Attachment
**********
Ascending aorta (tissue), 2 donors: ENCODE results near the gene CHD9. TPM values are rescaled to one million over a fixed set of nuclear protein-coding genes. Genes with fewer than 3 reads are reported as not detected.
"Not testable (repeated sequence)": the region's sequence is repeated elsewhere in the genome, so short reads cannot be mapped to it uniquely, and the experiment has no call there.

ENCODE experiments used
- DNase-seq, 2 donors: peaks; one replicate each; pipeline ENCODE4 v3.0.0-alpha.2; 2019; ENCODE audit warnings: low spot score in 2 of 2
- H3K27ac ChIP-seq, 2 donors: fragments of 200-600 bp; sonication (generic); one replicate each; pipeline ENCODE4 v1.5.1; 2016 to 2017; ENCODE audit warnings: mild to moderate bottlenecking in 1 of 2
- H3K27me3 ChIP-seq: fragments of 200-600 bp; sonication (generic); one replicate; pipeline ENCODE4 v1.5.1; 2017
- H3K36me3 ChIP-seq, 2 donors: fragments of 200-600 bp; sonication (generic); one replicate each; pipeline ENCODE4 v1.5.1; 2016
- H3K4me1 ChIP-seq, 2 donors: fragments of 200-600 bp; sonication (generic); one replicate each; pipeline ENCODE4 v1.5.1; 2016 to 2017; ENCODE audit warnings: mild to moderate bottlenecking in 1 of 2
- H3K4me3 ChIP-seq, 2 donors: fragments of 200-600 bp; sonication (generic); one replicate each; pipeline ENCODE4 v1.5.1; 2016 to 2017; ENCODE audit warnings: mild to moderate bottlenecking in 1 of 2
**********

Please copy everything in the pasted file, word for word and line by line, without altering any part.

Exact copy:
Ascending aorta (tissue), 2 donors: ENCODE results near the gene CHD9. TPM values are rescaled to one million over a fixed set of nuclear protein-coding genes. Genes with fewer than 3 reads are reported as not detected.
"Not testable (repeated sequence)": the region's sequence is repeated elsewhere in the genome, so short reads cannot be mapped to it uniquely, and the experiment has no call there.

ENCODE experiments used
- DNase-seq, 2 donors: peaks; one replicate each; pipeline ENCODE4 v3.0.0-alpha.2; 2019; ENCODE audit warnings: low spot score in 2 of 2
- H3K27ac ChIP-seq, 2 donors: fragments of 200-600 bp; sonication (generic); one replicate each; pipeline ENCODE4 v1.5.1; 2016 to 2017; ENCODE audit warnings: mild to moderate bottlenecking in 1 of 2
- H3K27me3 ChIP-seq: fragments of 200-600 bp; sonication (generic); one replicate; pipeline ENCODE4 v1.5.1; 2017
- H3K36me3 ChIP-seq, 2 donors: fragments of 200-600 bp; sonication (generic); one replicate each; pipeline ENCODE4 v1.5.1; 2016
- H3K4me1 ChIP-seq, 2 donors: fragments of 200-600 bp; sonication (generic); one replicate each; pipeline ENCODE4 v1.5.1; 2016 to 2017; ENCODE audit warnings: mild to moderate bottlenecking in 1 of 2
- H3K4me3 ChIP-seq, 2 donors: fragments of 200-600 bp; sonication (generic); one replicate each; pipeline ENCODE4 v1.5.1; 2016 to 2017; ENCODE audit warnings: mild to moderate bottlenecking in 1 of 2